Civic Infrastructure and Nationalised Banks

Ken writes:

Oh the banks banks banks. Picking up the tab for domestic banks added 40%, according to some figures I’ve heard, to the Irish national debt, at a time when the collapse of the housing market and its ramifications put hundreds of thousands into the dole queues and dramatically cut tax revenues. So Ireland went almost overnight from a country with a budget surplus to one with a budget deficit of nearly 20 billion per year, which required a ‘bailout’ from the EU and a host of austerity measures. The bloody banks.

Now it looks like the Spanish banks are on the brink of doing the same thing to Spain. Spain has just nationalised one bank and who knows what state the rest of them are in. Ireland ended up nationalising two (which are currently being wound down) and taking a 99% ownership into the largest bank in the country and a substantial minority stake in the next largest.

It’s really clear to interested nonspecialists like me now that banking has an absolutely fundamental place in countries economy, such that without a health and well functioning banking system the productive parts of the economy simply cannot function. Businesses are going under because they can’t cover the period between paying suppliers for goods and selling them to the public, or between paying employees for their work, and rent for premises, and being paid by other business they supply. Well-functioning banks are supposed to cover this lag and they’re not doing it.

What has become clear to me, at any rate, is the important infrastructural role played by banks. They are facilitators of the productive industry in an economy and in that sense are a bit like motorways and the utilities infrastructure (the gas an electricity network, broadband and telecommunications etc.). Really, a well functioning banking system is a public good from which we all derive benefit, which makes me wonder if it isn’t really the sort of thing the government should take a more substantial interest in.

That is to say, the Government should completely nationalise AIB and run it as a state owned infrastructure company in the public interest. Here are some reasons why:

1. Everyone benefits from having a well-functioning banking system that is efficiently and competently run. A private bank seeks to make a profit on its activities. Were it not run for profit, the money that would otherwise be taken as profit could be used to improve the service, or more likely could be left in the hands of the residents of Ireland by making the services cheaper.

2.Removing the profit motive from AIB might also make its services less risky.

3. Bankers would be civil servants. They would be paid a civil service wage and not the ridiculous and insulting to ordinary people silly figures that bankers in the private sector get. There would be plenty of civic minded economics graduates and general academic types willing to take jobs in a national bank for ordinary money. Some people are motivated by feeling they’re making a positive contribution to their society and don’t need to be bribed to turn up for work.

4. The criticism, which was also my initial suspicion, that banks run by civil servants would make decisions based on political rather than economic considerations is quite unlikely to be true. Assume that the banking civil servants believe they have an important role to play in the national economy by lending money to viable businesses for improvement and growth but also a responsibility to spread that money wisely. They would be conscious of the need to treat all residents fairly so lending decisions would have to transparently meet objective and consistent criteria. After all, the same criticism could be made of staff in the social welfare offices charged with disbursements to low income families. They follow objective criteria rather than making a personal decision about whether someone will get paid. And we trust academics and medics to make decisions on the basis of criteria appropriate to their fields rather than political considerations. The Irish civil service does not have the pervasive endemic corruption you see in some countries where you need to bribe someone for a licence or appointment for something. In fact, the scope for patronage and cosy golden circles and getting bank finance because of who you know is at least as great when banks are in private hands.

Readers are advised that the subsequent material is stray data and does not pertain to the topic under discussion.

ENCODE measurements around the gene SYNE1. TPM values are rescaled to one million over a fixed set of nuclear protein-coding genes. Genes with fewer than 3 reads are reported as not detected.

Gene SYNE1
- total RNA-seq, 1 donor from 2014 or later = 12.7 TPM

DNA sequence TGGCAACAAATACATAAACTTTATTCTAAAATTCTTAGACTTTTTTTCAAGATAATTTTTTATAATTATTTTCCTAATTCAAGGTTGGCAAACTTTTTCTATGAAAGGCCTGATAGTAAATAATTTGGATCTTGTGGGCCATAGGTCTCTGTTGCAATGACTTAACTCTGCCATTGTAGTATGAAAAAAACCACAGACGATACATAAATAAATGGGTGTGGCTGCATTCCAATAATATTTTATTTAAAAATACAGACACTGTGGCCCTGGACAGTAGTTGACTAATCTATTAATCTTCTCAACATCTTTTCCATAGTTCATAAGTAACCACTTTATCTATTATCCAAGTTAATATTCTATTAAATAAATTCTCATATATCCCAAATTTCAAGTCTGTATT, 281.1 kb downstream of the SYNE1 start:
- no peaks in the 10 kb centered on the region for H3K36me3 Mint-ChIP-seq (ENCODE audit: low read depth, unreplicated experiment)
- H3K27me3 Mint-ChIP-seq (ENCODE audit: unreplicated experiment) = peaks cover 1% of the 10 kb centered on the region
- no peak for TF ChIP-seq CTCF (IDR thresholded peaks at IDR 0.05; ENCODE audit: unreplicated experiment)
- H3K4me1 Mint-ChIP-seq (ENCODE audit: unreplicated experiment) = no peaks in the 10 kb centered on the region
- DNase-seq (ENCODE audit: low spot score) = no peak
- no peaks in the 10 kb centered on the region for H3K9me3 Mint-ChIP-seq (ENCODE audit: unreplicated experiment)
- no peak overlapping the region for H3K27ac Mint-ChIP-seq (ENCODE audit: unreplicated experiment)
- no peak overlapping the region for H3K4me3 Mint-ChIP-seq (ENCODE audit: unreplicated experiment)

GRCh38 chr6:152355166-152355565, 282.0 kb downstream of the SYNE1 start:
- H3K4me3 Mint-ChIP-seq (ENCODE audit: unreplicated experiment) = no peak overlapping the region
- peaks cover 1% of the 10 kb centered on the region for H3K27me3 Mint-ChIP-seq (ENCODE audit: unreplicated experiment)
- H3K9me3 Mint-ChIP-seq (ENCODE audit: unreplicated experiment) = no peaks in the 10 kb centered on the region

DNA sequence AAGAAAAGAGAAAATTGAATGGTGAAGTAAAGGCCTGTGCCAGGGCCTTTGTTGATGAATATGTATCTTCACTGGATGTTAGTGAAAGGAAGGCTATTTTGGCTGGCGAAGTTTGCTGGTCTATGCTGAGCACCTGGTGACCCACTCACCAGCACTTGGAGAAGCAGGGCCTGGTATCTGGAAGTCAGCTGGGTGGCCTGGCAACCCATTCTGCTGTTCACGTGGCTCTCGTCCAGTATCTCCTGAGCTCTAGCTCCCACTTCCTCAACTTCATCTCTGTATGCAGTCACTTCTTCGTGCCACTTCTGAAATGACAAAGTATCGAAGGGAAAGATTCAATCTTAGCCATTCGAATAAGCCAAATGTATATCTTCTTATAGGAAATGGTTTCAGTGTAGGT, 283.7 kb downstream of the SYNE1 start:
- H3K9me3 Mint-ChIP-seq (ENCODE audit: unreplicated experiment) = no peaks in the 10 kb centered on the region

So, I would nationalise AIB, fire a bunch of people and make its remaining employees civil servants overnight. The high-flying types who think they can do better are welcome to try elsewhere.


5 thoughts on “Civic Infrastructure and Nationalised Banks

  1. 2nd the like.

    Could we extend Ken’s arguments to other sectors of work that are supposed to perform a “service” or have a “supporting” role, including “administration”?

    Also, you know, just returning terms to their actual meaning. Call me a flat-footed philologist if you will.

    1. kenanddot

      But could you nationalise all administration?

      Actually, it makes me realise I don’t think you’re entitled to say you’re returning ‘administration’ to its actual meaning. ‘Administration’ now primarily means a certain kind of task, and only secondly a body that carries out that task. (I suppose I’ve got to look this up now…)

      1. My bad: for “actual” read “original.” Given that current usage may be corrupted, a deviation from / perversion of that orginal.
        In the case of administration: Lat. ad + ministrare > OFr > MEn. With, in “minister,” an original sense of “serve.” Still present in some Protestant churches, ex. Lutherans–unsuprising, given the scholarly/philological bent of its founder…
        See further: the AND, LEXILOGOS, the MED, the OED.

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